• Irregular menstruation
  • Acne


Studies have also found that androgen abuse has psychological effects in men and women including:

  • Depression
  • Decreased libido
  • Fatigue
  • Irritability and aggression


How to get help

Because anabolic steroid abuse is similar to drug addiction, it can be difficult to persuade people to stop using them. Abusers may also notice withdrawal symptoms such as depression. Seeking help from a doctor or addiction counselor is often the first step to address steroid abuse.


The problem with “natural” steroid precursors

Because anabolic-androgenic steroids require a prescription, nutritional supplements that promise to include steroid precursors have grown in popularity. According to the Dietary Supplement Health and Education Act of 1994, substances that are related to testosterone such as dehydroepiandrosterone (DHEA), androstenedione and androstenediol are allowed to be sold as supplements in the U.S. However, there is no proof that these actually work. What’s more, there is little research into whether these supplements are safe to take. Manufacturers aren’t required to list the full ingredients on the packaging which makes it even more difficult to determine if a supplement is safe or potentially dangerous for health.


One study in Puerto Ricans, who have a higher risk of cardiovascular disease among U.S. Latinos, found that raised levels of DHEA sulfate were associated with greater cardiovascular disease risk, especially in men. In women, adequate levels of DHEA sulfate appear to be necessary to reduce the risk of stroke. So, the jury’s still out on the risks of DHEA. But the effects likely differ between genders.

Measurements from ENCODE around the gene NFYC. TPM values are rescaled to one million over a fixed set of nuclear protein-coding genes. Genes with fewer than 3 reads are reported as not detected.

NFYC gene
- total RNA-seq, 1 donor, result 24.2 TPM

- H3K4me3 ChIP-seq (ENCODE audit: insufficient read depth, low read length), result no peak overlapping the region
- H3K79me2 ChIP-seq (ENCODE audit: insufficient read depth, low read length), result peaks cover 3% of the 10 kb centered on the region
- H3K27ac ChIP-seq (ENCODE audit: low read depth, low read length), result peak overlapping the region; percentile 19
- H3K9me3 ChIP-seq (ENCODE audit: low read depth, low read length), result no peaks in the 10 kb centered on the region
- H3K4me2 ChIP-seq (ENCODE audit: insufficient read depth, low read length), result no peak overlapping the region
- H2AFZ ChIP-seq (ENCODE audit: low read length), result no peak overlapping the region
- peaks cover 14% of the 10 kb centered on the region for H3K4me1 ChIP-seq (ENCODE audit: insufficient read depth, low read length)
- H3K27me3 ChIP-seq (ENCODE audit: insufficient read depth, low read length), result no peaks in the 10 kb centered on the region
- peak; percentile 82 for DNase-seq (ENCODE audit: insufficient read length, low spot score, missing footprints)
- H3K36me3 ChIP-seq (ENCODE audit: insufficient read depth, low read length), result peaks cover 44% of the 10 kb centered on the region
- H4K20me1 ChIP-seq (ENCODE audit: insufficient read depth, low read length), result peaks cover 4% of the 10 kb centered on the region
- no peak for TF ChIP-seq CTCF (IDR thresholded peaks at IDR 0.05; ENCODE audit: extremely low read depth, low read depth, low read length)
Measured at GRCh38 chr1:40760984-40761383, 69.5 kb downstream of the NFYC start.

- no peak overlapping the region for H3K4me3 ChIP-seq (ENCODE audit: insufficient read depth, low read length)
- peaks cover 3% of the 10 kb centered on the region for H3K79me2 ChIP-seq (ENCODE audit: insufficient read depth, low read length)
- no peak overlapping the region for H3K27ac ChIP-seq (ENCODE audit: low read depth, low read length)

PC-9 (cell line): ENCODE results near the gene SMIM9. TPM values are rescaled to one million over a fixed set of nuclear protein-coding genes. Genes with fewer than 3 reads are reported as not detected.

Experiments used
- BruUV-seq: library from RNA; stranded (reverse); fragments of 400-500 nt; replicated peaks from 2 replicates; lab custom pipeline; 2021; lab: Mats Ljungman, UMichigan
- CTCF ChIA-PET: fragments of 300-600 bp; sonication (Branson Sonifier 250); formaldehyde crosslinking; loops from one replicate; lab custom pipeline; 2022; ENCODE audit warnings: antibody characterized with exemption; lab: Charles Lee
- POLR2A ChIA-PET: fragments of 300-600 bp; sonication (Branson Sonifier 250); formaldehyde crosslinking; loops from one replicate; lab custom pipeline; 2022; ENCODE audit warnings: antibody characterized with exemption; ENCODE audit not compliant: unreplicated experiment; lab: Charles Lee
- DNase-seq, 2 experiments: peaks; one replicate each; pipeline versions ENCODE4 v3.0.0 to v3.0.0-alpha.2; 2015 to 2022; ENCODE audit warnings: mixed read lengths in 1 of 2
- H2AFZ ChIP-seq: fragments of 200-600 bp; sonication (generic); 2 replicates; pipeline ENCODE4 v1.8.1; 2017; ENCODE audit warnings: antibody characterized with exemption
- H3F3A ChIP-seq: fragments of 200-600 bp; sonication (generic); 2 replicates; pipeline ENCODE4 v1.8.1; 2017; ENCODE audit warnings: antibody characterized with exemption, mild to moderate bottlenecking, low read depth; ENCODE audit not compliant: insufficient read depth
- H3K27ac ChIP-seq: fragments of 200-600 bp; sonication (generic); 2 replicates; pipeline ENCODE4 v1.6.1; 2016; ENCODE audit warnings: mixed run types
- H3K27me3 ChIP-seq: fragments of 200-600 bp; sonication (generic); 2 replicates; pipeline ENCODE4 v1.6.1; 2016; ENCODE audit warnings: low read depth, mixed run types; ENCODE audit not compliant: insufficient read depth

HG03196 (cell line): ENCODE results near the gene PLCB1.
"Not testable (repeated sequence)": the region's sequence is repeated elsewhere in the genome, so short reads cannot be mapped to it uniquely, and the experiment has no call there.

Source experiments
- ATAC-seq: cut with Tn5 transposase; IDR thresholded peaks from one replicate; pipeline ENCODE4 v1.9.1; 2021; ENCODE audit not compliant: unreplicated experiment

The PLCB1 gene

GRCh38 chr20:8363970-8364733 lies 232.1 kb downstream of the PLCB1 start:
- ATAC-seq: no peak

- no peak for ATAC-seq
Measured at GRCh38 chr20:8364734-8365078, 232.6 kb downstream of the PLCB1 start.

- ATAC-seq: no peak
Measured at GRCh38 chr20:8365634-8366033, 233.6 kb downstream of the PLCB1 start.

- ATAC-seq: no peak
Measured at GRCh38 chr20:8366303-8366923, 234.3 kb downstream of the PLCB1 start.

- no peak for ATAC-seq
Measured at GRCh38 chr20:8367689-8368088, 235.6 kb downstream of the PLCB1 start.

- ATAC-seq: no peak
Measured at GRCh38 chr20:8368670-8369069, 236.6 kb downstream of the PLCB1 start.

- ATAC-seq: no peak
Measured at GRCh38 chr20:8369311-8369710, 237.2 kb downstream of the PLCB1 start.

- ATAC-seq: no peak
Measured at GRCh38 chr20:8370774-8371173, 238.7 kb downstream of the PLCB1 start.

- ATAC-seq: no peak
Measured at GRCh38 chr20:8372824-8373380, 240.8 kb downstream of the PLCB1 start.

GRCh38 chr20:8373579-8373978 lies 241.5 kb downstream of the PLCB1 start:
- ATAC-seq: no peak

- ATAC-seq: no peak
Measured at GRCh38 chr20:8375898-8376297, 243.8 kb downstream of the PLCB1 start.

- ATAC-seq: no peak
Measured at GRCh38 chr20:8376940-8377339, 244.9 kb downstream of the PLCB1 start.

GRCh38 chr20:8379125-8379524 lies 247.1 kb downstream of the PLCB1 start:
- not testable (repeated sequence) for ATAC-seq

Should you take anabolic steroids?

The answer to this question depends on what you are taking them for. If you have a medical condition that needs to be treated with anabolic steroids, you should listen to the advice of your doctor. If you are only taking anabolic steroids to get ripped, the long-term side effects are probably not worth it.



  1. Mottram, D., & George, A. (2000). Anabolic steroids. Best Practice & Research Clinical Endocrinology & Metabolism, 14/1: 55-69.
  2. Lamb, D. (1984). Anabolic steroids in athletics: How well do they work and how dangerous are they?. The American Journal of Sports Medicine, 12/1: 31-38.
  3. AlShareef S, Marwaha R. Anabolic Steroid Use Disorder. [Updated 2019 Jun 4]. In: StatPearls [Internet]. Treasure Island (FL): StatPearls Publishing; 2019 Jan-. Available from:
  4. Powers M. E. (2002). The Safety and Efficacy of Anabolic Steroid Precursors: What is the Scientific Evidence?. Journal of athletic training, 37(3), 300–305.
  5. Hoffman, J. R., & Ratamess, N. A. (2006). Medical issues associated with anabolic steroid use: are they exaggerated?. Journal of sports science & medicine, 5(2), 182–193.
  6. Jiménez, M. C., Tucker, K. L., Rodriguez, F., Porneala, B. C., Meigs, J. B., & López, L. (2018). Cardiovascular Risk Factors and Dehydroepiandrosterone Sulfate Among Latinos in the Boston Puerto Rican Health Study. Journal of the Endocrine Society, 3(1), 291–303.
  7. Jiménez, M., Sun, Q., Schürks, M., Chiuve, S., Hu, F., Manson, J., & Rexrode, K. (2013). Low Dehydroepiandrosterone Sulfate is Associated With Increased Risk of Ischemic Stroke Among Women. Stroke, 44/7: 1784-1789.